Kim- Thank you so much for all of these updates. We will be in Paris for the first time in less thank week, and honestly you have been the best source of info I have found, from links to look at for trains, strikes and now weather! Your time and efforts are appreciated.

Posted by
35 posts

Hi, Kim - I want to add to everyone's thanks for all the help you've been. There's so much going on there now!

I was able to check in on my flight from SFO to CDG for tomorrow, June 2nd and arriving afternoon of June 3rd. We're getting a rental car at 14:00 (already booked/paid) at the airport and driving down to Chartres for our first night before swinging around up to Giverny, Honfleur and the Normandy (I guess, gas supplies permitting...).

I see you mentioned in this post that the A10 highway was closed. I see that the A10 looks like part of the route from CDG to Chartres. Do you have a suggestion to avoid that or a better route to Chartres? (I'd also made an emergency backup reservation for the first night in Vernon, in case any of the strikes meant we'd be too late to see Chartres on Friday.)

Thanks again for any feedback!

Posted by
20296 posts

@ Chexbres,

The worst thing I've experienced is standing too close to the curb and getting myself and my dog splashed by a delivery truck.

I've seen this so many times in comedic commercials that I thought it never actually happens, yet I think it has happened to just about everyone.

Posted by
9730 posts

Waters continue to rise this morning. If you could see how high the waters are in the Seine in Paris, you'd be amazed!!

Some 5,500 people have been evacuated in France due to floodwaters in the past few days. The A10 continues to have a portion closed.

More rain projected today in Paris.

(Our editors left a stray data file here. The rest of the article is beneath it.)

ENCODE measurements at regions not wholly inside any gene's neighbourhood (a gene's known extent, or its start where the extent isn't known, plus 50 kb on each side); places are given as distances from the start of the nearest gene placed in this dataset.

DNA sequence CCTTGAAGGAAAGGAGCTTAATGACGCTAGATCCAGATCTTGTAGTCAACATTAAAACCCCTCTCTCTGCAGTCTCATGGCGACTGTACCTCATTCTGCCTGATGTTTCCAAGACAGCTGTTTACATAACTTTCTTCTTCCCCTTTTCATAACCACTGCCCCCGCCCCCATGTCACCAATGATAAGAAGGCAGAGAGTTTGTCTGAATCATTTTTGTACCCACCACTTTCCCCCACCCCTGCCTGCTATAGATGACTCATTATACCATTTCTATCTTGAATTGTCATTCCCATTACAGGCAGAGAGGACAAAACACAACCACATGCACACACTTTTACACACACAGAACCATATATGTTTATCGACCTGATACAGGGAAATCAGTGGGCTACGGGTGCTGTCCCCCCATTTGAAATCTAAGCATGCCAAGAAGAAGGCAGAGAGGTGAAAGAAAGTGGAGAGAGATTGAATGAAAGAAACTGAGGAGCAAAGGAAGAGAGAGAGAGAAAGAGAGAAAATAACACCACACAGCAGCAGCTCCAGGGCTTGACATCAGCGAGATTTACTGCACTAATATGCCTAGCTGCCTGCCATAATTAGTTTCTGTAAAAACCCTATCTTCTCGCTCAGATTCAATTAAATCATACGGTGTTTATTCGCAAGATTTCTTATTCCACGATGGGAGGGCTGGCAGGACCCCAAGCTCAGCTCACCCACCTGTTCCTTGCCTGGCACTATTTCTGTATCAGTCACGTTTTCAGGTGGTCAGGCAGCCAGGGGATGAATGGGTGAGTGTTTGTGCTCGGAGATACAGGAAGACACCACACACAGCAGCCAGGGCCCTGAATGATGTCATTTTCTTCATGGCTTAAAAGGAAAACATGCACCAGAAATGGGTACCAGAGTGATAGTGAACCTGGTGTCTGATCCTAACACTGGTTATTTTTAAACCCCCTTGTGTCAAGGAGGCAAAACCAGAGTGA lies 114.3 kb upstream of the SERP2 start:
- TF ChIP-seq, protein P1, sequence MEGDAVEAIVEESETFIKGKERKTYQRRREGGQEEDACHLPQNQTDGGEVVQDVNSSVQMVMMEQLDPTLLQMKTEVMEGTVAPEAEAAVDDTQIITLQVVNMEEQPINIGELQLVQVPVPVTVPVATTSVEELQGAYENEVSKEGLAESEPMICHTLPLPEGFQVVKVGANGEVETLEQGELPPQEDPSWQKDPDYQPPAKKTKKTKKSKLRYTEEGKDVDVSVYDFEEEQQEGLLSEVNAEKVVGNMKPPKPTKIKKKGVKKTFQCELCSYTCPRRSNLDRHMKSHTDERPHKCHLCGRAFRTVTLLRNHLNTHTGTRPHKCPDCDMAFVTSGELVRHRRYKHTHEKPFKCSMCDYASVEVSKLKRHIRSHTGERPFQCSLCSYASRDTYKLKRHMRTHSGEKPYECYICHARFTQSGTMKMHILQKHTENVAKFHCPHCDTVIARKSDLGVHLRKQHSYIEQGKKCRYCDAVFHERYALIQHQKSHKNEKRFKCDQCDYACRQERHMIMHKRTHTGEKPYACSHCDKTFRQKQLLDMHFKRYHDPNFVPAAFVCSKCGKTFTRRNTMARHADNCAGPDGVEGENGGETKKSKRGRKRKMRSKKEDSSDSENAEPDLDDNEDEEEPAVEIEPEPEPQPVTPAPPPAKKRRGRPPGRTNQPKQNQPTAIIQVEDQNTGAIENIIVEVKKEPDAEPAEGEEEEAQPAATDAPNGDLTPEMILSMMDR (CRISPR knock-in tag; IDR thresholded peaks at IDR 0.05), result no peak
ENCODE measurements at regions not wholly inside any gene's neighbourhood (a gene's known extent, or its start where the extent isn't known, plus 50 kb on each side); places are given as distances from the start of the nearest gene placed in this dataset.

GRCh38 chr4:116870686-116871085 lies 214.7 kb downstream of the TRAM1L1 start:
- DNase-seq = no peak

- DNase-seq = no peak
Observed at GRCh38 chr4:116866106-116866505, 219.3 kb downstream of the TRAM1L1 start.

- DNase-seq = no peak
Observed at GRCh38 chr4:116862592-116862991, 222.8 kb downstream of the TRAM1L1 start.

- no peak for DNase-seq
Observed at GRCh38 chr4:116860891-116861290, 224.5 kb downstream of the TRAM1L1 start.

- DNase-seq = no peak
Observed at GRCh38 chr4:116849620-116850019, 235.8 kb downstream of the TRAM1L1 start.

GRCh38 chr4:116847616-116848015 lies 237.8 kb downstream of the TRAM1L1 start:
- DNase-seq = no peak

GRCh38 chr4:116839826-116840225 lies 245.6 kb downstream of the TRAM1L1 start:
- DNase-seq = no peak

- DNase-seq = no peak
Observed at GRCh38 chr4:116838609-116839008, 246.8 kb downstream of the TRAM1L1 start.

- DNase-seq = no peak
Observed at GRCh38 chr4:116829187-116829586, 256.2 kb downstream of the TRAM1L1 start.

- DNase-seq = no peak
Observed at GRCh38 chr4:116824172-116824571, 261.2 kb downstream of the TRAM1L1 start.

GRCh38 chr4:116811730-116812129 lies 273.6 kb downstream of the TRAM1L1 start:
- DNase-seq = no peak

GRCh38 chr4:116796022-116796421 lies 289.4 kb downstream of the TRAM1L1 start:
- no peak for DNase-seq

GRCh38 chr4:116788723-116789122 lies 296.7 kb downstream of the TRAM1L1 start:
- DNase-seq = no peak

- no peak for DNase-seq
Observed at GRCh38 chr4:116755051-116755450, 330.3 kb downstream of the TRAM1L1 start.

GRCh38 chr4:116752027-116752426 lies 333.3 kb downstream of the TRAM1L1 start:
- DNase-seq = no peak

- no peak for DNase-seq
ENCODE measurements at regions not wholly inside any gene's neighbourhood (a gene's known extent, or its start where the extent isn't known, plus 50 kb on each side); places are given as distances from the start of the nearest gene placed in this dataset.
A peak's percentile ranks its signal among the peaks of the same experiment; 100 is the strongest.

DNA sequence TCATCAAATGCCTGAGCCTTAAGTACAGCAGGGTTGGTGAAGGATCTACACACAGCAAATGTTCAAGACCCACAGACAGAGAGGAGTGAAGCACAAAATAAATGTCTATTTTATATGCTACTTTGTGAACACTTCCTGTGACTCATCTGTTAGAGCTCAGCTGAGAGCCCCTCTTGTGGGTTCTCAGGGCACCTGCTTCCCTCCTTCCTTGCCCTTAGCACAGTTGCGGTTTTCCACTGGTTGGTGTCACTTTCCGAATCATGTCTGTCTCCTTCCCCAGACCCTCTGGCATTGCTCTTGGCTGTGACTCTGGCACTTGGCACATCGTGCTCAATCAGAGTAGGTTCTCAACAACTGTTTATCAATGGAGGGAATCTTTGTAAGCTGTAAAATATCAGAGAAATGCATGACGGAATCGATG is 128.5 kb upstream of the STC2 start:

(I forgot to mention earlier that the train to Melun is closed because of a mudslide -- obviously caused by the rains -- and there's some other train that's closed because a retaining wall fell on the tracks.)

And of course pity anyone who has tickets for the French Open, it's been cancelled more than it's been played this year, including a complete rain-out on Monday, the first time that's happened since 2000.

Posted by
9730 posts

Possibility that the RER C within Paris will have to be shut down because of the rising waters. SNCF (French rail) chief Guillaume Pepy made this announcement yesterday while checking out the Transilien Line N that is currently closed (that line won't open until at least Monday), as reported in Le Parisien:

"La Seine a atteint 4,30 m au Pont d’Austerlitz, et le niveau pourrait
monter au-delà de 5 m. Il faut savoir qu’au-dessus de 4,75 m, il
faudra interrompre le trafic du RER C à l’intérieur de Paris par
sécurité »

"The Seine has reached a level of 4.3 meters at the Pont d'Austerlitz, and the level could rise beyond 5 meters. You need to know that at 4.75 meters, we will have to interrupt the RER C inside Paris for security reasons."

Posted by
2466 posts

Yes, the Seine is at "flood stage" - but the level of the water in Paris is still a very long way from coming close to the streets and sidewalks where residents and tourists are wandering around. Only the lower quais - the ones nearest the river level - have been affected so far. Plenty of time before you have to get out the inner tubes and snorkel equipment.